Linux Don’t Need No Stinkin’ ZFS: BTRFS Intro & Benchmarks

ZFS may be locked into the Solaris operating system but "Butter FS" is on the horizon and it's boasting more features and better performance.

Benchmark Observations

There are a few observations from the benchmark results one can make. Obviously these observations are the author’s so any different interpretations are welcome.

  • The default options for btrfs produce very good performance relative to ext4 and much better performance than ext3.
  • Turning off data check summing and copy-on-write results in slightly better performance. In the author’s opinion losing the added protection of data check summing and copy-on-write are not worth the minimal addition in performance.
  • When compression was turned on the performance increased by a large amount. The write and rewrite performance almost doubles and the read and reread performance increases by about 30%.
    • The reason for this is that iozone uses zeros in it’s testing. Consequently, the compression feature is able to really compress the data stream producing results that doesn’t reflect the actual performance.
    • In essence you are CPU bound and not disk bound (the performance is driven by the ability of the CPU in compressing the data stream.

  • Using only a single copy (i.e. “-m single” of the metadata does not increase performance.
  • When two disks are used, the general write and rewrite performance increases by about 50% and the write and rewrite performance increase by about 30%. What is interesting is that the single disk write and rewrite performance with compression turned on is faster than the two disk performance. Moreover, the read and reread performance of the single disk with compression turned on is about the same as for two disks.

  • When compression is used in combination with copy-on-write and no data check summing, the performance on writes and rewrites decreases dramatically – by about 30%. However, the read and reread performance has not been impacted much. This shows that this particular benchmark is more driven by CPU performance than disk performance (it is an old single core CPU).

The observations may or may not be applicable to your situation because they are based on the iozone benchmark and that may not reflect your usage pattern. However, for a file system that is in development, btrfs already has great performance. More over, when compression is turned on for a single disk, the performance on iozone is quite remarkable.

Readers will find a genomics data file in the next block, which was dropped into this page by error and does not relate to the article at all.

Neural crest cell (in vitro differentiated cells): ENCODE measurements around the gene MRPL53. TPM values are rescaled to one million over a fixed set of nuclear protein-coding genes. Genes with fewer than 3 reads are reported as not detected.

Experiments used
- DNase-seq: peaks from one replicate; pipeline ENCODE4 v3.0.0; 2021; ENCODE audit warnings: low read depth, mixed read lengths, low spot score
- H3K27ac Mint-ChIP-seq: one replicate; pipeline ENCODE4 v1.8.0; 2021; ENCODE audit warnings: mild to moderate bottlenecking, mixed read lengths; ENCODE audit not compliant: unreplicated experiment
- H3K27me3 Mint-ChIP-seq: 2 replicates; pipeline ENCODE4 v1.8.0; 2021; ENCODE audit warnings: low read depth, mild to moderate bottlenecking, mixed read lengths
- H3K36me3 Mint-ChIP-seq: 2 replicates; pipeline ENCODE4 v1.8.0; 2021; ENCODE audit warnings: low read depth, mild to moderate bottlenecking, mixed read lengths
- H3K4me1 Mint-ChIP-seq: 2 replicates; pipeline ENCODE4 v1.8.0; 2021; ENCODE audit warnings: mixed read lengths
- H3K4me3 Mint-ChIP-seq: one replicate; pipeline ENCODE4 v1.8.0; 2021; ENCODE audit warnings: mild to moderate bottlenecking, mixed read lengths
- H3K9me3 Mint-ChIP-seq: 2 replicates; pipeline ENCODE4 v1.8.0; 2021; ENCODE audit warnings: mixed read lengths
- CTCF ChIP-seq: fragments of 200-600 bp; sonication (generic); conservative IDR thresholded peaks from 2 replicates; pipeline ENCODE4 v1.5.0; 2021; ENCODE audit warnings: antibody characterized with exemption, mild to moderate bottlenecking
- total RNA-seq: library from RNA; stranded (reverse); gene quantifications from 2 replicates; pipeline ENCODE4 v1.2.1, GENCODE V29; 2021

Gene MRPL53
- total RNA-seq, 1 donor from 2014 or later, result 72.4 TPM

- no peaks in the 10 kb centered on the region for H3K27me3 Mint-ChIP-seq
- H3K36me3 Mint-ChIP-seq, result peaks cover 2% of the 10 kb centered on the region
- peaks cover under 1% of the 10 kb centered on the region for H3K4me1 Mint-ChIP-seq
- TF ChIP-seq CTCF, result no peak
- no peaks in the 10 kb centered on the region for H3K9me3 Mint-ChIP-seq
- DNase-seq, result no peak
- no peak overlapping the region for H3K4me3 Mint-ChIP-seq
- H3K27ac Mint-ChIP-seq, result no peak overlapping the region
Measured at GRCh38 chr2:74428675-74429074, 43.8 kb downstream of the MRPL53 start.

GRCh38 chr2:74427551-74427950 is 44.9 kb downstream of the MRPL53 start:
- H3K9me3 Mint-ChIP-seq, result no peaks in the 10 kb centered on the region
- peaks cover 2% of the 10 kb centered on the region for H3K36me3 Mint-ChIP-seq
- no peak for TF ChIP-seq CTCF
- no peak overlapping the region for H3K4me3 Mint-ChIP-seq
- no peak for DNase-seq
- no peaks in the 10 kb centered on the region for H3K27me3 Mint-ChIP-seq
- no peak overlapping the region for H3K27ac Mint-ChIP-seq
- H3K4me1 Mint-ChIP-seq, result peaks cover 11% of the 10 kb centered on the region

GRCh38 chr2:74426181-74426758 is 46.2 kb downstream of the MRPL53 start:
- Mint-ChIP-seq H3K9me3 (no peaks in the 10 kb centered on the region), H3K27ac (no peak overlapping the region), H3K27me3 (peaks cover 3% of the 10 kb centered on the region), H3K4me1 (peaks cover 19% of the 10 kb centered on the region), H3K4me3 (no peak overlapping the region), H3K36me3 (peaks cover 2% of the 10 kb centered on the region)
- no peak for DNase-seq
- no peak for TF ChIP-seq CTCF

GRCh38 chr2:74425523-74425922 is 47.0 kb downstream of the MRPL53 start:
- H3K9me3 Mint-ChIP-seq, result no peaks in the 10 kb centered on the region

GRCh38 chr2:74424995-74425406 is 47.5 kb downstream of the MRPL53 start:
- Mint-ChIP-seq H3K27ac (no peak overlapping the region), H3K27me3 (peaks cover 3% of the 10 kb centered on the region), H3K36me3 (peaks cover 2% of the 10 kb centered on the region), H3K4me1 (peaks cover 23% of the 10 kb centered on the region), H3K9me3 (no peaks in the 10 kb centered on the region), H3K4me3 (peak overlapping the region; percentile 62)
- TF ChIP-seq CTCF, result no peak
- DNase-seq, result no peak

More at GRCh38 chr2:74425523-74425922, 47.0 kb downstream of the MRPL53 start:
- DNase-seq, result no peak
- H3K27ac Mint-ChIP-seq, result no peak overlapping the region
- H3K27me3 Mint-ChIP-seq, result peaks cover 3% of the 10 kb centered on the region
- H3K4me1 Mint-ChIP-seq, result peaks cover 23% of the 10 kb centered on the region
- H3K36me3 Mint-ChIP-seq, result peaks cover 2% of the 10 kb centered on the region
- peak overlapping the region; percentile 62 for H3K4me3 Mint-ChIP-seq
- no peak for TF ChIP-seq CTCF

The development and progress of Linux has been quite remarkable. However, one of the aspects that people have been clamoring for is a better file system. People have been asking for one that has enterprise features and that compete with file systems such as ZFS. Btrfs is the answer to these needs. It has a feature set unlike any other and is under very heavy development with very rapid progress. Btrfs was merged into the mainline kernel as of 2.6.29 but is still considered experimental. Not all of the features planned for btrfs have been implemented but the current feature set (version 0.18) has a very large number of useful features.

Even though btrfs is still experimental it was used in a CentOS 5.3 system with a 2.6.30-rc1 kernel and iozone was run with various options. The base performance of btrfs is about the same as ext4 on both reads and writes. As mentioned in the observations in some of the cases, the performance is driven by disk performance and sometimes it is driven by CPU performance (in the case of using compression). You also have to be very careful of the details of the benchmark because as was pointed out, the iozone benchmark uses blocks or zeros that a compression algorithm can easily compress at the expense of CPU cycles.

If you’ve read this article this far then you are probably a Linux fan or have an interest in Linux. One good way to contribute to Linux is to test btrfs and report any problems (or successes) to the btrfs mailing list.